Back to map

Youth Participation Map Methodology

This map provides a snapshot overview of a select number of indicators relating to youth participation in Erasmus+ & European Solidarity Corps programme and neighbouring partner countries. It is not intended to offer a comprehensive analysis on the quality/extent of youth participation in a particular country. The purpose of the map is to give the users a convenient opportunity to compare countries with each other based on the selected indicators. We recommend using this map only as one out of several tools, e.g. to decide which countries to cooperate with in your youth participation-focused project or for an inspiration to investigate recent developments in a specific country further.



The data in this map was sourced through:

  • data collection undertaken through publicly available data sources (for YDI 2016, YPI 2017, voting and candidacy ages);
  • submission of information by the National Agencies of the Erasmus+/European Solidarity Corps programmes (for legislation of youth participation and recent developments).

The publicly available data was compiled during December 2019 – January 2020. The data from National Agencies was submitted during the period of February – March 2020.


Data sources and explanation on how to interpret the indicators:


  • Political Participation rank (YDI 2016)

    The Global Youth Development Index (YDI) 2016 was prepared by a Commonwealth Secretariat and measures five distinct domains or key aspects of youth development: Education, Health and Well-being, Employment and Opportunity, Political Participation and Civic Participation. It included 183 countries in total. For the purpose of this Map, we are displaying only the ranking of the country (out of 183 countries in total) in the domain of Political Participation. The lower the ranking (number), the better the situation. This domain measured three indicators: a) whether the country had a youth policy in place; b) existence of voter education in the country; and c) whether young people had expressed political views (answered ‘yes’ to questions ‘Have you done any of the following in the past month?’ and ‘How about voiced your opinion to a public official?’ in a particular study).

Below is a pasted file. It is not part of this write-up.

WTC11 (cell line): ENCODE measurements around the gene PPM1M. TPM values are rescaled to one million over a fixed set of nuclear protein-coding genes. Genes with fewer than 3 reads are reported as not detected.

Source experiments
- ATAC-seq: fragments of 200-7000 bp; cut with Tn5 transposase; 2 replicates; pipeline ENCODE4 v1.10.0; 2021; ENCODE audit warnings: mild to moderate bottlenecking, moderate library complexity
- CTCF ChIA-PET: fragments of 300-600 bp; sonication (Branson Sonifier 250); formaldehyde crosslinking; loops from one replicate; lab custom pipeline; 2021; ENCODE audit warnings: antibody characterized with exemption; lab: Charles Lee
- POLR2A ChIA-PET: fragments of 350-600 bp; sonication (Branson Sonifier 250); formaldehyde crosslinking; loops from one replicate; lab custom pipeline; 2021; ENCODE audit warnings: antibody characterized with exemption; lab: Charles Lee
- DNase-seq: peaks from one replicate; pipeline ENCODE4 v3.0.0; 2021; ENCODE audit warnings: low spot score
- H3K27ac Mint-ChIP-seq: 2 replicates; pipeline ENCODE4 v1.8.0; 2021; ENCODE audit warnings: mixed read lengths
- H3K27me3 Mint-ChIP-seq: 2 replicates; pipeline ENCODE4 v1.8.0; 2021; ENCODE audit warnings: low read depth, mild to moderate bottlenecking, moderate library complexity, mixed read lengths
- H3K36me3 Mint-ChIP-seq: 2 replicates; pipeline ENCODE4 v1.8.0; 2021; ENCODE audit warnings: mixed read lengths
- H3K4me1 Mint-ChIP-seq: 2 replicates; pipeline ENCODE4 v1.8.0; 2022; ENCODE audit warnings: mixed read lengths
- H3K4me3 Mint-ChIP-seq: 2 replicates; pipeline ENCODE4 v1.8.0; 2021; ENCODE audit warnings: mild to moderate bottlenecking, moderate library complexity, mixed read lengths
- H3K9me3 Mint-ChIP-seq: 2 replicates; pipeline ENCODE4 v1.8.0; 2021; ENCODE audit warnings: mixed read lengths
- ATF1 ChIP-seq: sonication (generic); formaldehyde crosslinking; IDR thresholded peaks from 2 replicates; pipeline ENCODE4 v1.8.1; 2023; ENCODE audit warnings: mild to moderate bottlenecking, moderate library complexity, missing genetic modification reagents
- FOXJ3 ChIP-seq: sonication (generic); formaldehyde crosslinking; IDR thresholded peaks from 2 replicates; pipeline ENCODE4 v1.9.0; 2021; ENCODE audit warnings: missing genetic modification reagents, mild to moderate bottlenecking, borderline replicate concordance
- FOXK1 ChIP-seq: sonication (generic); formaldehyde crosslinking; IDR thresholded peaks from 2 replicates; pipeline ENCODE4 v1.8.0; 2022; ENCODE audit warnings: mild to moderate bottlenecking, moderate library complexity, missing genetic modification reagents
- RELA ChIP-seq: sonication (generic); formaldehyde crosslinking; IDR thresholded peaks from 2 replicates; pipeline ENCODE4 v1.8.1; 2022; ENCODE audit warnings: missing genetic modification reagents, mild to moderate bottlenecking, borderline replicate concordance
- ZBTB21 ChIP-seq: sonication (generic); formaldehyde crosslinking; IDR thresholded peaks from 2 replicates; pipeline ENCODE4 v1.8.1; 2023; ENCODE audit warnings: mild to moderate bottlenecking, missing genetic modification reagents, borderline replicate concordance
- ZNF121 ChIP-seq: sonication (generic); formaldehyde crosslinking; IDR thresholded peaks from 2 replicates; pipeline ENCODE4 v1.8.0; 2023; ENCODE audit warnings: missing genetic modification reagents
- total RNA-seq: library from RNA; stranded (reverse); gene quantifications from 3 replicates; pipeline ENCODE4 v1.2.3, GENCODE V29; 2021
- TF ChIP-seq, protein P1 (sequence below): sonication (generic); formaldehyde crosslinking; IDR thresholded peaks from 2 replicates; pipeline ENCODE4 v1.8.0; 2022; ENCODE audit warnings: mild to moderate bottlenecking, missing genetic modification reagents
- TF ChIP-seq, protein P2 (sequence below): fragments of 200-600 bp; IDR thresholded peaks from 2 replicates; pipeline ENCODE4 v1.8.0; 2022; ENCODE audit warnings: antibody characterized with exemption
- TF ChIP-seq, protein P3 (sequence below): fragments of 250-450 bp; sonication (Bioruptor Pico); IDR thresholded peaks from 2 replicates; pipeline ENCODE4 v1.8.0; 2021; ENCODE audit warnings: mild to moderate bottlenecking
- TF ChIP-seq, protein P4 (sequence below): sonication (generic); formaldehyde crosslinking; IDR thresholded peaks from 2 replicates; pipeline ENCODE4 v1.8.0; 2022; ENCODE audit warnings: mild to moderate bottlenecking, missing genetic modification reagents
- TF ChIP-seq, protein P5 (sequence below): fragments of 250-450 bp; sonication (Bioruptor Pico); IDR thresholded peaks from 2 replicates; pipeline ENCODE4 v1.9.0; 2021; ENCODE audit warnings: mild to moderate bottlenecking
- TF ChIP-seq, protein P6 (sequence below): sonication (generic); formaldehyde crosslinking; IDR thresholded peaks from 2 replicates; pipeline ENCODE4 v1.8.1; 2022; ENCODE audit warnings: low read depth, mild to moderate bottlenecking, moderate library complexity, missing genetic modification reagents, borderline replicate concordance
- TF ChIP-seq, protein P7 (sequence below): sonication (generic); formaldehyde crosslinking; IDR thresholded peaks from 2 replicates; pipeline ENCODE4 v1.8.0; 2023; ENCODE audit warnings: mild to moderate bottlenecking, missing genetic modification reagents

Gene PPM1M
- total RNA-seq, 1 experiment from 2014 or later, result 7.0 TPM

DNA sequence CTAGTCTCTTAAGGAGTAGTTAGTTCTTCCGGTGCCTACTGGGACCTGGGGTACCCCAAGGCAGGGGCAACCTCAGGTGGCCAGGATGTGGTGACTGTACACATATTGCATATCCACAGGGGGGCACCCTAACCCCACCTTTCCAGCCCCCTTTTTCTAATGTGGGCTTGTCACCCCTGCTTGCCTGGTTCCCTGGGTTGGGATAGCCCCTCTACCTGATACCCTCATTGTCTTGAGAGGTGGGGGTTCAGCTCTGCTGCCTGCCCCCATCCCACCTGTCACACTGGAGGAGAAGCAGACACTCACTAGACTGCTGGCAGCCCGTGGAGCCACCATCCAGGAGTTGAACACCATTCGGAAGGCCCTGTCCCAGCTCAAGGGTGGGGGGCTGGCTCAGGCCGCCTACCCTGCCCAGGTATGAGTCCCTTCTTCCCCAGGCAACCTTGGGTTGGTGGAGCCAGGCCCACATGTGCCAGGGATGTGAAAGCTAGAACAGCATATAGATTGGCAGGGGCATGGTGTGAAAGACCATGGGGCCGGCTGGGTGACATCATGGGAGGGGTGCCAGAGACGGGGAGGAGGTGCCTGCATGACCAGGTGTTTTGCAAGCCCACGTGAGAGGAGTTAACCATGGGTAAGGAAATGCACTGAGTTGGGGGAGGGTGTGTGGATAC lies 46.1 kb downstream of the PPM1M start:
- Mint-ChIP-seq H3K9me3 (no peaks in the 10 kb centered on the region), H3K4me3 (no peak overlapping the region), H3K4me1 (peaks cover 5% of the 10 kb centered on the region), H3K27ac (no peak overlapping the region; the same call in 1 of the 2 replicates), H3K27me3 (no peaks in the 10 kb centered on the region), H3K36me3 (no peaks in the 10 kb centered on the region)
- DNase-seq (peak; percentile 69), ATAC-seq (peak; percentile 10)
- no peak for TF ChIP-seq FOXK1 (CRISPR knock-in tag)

You can read more about the YDI, the methodology and full rankings and scoring of all countries in all categories here.

  • Youth Progress rank (YPI 2017)

    The Youth Progress Index is one of the first ever concepts for measuring the quality of life of young people independently of economic indicators. The framework is structured around 3 dimensions, 12 components and 60 distinct indicators. The Dimensions (Basic Human Needs, Foundations of Wellbeing and Opportunity) represent the broad conceptual categories that define social progress, and Components are unique but related concepts that together make up each dimension. The Youth Progress Index ranks 102 countries fully, and a further 52 countries partially. In the context of this map, the overall ranking of each country (out of 102) is displayed.
    You can read more about the YPI, the methodology and full rankings and scoring of all countries here.

  • Minimum voting and candidacy ages

    The Map presents the minimum legal voting ages and the minimum legal candidacy ages for national and European Parliament elections by country. For Erasmus+ programme and partner countries who are not members of the European Union (and therefore do not have seats in the European Parliament), only the data about minimum voting and candidacy ages on national level are displayed. In the case of countries that have bicameral parliaments (e.g. parliament consists of an upper and a lower house), the voting and candidacy age data refers to the lower house only, as the voting/candidacy ages are always either lower or the same in case of a lower house compared to the upper house of parliament, but never higher.

    Data source for voting and candidacy ages on national levels (Inter-Parliamentary Union).
    Data source for voting and candidacy ages for European Parliament elections (European Commission).

  • Legislation of youth participation at various levels

    ‘Legislated’ in the context of this Map refers to the mentioning of youth participatory structures or process within a legislative act – this is usually an act of parliament, or by-law, e.g. minister’s decree. Youth participation processes refer to either structures (such as youth councils, student councils, youth organisations, youth parliaments etc) or processes more broadly, e.g. consultation mechanisms with young people, participatory budgeting, youth check/youth mainstreaming which means that the impacts of bills on young people need to be considered and analysed before a bill can become a law). The purpose of this indicator is to identify which countries and on which levels have legislated (mentioned/guaranteed rights in the law) any youth participation-related processes or structures.

    Note: This data is submitted by the National Agencies of Erasmus+ programme countries and is therefore not available about neighbouring partner countries. Some countries do not have a regional/state/province/country administrative level.

  • Relevant developments at national level

    This indicator provides a brief overview about any relevant developments regarding youth participation in a policy or legislation context that are currently being debated or have been recently agreed upon at a national/country level, as identified by the National Agencies of Erasmus+/European Solidarity Corps programmes.

    Note: This data is submitted by the National Agencies of Erasmus+ programme countries and is therefore not available about neighbouring partner countries yet.